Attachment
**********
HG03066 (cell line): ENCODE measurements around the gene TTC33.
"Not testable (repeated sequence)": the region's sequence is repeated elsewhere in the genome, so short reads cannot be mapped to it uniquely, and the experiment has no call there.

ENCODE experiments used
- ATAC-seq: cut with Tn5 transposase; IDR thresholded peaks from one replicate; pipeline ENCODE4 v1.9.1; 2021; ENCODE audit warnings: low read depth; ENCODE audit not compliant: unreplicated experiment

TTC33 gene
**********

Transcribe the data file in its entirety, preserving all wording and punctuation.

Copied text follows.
HG03066 (cell line): ENCODE measurements around the gene TTC33.
"Not testable (repeated sequence)": the region's sequence is repeated elsewhere in the genome, so short reads cannot be mapped to it uniquely, and the experiment has no call there.

ENCODE experiments used
- ATAC-seq: cut with Tn5 transposase; IDR thresholded peaks from one replicate; pipeline ENCODE4 v1.9.1; 2021; ENCODE audit warnings: low read depth; ENCODE audit not compliant: unreplicated experiment

TTC33 gene